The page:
And let me just put it this way - I think that my dad was overjoyed that he stood up for them at the wedding, it meant a lot. Then, you know, it became a thing with my father because after all the campaigning and all the work he did and everything like that, he wasn't invited to the inaugural. And I think that really - dad never got over that, he really felt slighted.
HEADLEE: How was it for you then growing up in an interracial family? All the racism that your father went through, and much of it is detailed in the book - it's frankly very painful - how much did that touch you as a child?
DAVIS: A lot. You come out sometimes and there's times there's a swastika painted somewhere or the N-word was written on a car or a windshield or something like that. But they did make a pretty good cocoon for us when we were really little because most of their friends were in show business or music where there was less racism in that because if you had talent then it didn't really matter.
If you could play an instrument or do something or be a good singer or a good actor they really didn't care. So it kind of gave me a little bit of a false sense of security, and that's probably a good thing because otherwise I probably would've been more introverted than I actually am.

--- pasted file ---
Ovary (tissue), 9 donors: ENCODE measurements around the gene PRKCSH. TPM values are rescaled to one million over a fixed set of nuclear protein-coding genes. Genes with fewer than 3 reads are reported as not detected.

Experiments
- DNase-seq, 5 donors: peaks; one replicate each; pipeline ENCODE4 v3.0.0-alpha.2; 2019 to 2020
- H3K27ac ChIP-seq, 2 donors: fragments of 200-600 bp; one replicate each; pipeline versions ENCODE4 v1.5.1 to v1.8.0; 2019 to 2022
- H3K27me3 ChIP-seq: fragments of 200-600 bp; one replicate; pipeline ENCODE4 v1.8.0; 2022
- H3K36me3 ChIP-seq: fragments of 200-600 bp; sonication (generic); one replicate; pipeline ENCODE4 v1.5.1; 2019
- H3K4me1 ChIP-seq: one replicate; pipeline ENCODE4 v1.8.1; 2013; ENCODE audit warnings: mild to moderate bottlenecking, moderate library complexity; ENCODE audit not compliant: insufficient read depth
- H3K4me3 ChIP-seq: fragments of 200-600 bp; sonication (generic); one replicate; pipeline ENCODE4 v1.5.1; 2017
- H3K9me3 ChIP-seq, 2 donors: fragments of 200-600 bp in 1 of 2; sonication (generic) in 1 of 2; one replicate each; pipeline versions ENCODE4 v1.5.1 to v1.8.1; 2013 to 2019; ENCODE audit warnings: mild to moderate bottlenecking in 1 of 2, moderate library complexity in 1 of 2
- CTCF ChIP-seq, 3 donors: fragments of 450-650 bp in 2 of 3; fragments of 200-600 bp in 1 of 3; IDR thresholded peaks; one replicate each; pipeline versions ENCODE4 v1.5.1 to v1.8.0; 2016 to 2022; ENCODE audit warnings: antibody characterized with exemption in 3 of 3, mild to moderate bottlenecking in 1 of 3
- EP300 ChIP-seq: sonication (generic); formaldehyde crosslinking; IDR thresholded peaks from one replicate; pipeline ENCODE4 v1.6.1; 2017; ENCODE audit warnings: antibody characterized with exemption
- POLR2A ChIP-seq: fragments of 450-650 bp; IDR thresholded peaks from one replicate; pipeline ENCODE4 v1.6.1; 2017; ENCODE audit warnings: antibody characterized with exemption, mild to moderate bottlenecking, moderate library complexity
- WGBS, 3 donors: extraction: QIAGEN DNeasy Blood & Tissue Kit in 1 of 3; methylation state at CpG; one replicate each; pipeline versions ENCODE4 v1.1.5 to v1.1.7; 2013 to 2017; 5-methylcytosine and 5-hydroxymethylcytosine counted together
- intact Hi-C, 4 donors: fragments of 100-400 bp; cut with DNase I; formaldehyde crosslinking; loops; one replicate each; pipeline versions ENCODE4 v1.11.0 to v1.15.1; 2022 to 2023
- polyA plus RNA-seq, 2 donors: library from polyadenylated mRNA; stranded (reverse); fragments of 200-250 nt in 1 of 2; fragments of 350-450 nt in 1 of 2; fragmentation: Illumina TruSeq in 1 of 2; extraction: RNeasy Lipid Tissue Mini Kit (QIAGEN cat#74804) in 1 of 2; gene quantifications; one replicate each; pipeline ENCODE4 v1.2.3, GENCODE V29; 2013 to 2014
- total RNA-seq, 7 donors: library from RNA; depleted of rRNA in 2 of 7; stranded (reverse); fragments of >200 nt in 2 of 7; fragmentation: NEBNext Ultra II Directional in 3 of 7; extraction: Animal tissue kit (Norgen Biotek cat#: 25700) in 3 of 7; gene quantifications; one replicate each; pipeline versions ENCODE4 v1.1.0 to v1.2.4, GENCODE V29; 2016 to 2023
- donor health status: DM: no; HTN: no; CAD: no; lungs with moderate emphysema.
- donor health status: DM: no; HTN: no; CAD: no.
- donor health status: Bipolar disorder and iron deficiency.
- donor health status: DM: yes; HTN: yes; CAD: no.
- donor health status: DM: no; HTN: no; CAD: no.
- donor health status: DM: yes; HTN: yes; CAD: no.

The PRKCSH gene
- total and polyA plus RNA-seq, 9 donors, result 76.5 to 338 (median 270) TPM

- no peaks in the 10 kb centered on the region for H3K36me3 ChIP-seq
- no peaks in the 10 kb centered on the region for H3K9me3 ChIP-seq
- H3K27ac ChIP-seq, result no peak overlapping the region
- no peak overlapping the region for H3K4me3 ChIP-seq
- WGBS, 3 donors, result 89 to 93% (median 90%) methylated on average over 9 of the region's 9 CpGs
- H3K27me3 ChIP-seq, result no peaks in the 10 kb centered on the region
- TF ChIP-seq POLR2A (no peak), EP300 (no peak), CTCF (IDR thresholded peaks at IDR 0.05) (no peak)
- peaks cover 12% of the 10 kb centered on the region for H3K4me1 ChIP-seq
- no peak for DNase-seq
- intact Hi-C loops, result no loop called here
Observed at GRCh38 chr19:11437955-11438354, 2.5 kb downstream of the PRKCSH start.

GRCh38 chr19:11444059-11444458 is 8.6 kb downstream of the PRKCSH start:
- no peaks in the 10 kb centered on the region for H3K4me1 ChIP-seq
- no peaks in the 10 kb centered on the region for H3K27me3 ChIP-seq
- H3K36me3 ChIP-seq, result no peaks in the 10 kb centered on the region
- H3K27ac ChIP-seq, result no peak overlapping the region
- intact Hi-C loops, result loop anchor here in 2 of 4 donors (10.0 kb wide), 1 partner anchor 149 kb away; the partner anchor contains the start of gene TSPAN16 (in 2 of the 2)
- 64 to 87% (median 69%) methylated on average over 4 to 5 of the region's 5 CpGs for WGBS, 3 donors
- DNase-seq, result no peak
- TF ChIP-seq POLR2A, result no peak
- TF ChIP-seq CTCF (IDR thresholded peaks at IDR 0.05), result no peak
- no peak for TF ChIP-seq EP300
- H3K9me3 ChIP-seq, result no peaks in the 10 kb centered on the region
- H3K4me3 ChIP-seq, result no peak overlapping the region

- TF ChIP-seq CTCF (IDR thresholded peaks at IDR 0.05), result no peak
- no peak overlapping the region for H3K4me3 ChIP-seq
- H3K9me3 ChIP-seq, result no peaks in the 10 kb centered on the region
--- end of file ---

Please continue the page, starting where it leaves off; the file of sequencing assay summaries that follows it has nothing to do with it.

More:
HEADLEE: I wonder if you'd recount what your father had to say about the African-American community. He was obviously upset that some blacks were angry with him, some blacks called him an Uncle Tom and claimed that he had sold out in order to please the white community and sell more albums to white people. What was his response to that?
DAVIS: Well, he was hurt, but I don't think that that's anything new for black artists even today. When you get to a certain level, you kind of have to grow your circle. And I think for the black community at that time, they wanted to have a piece of Sammy Davis Jr. and they didn't really understand that he was giving as much as he could give, and it somehow - it just didn't seem good enough.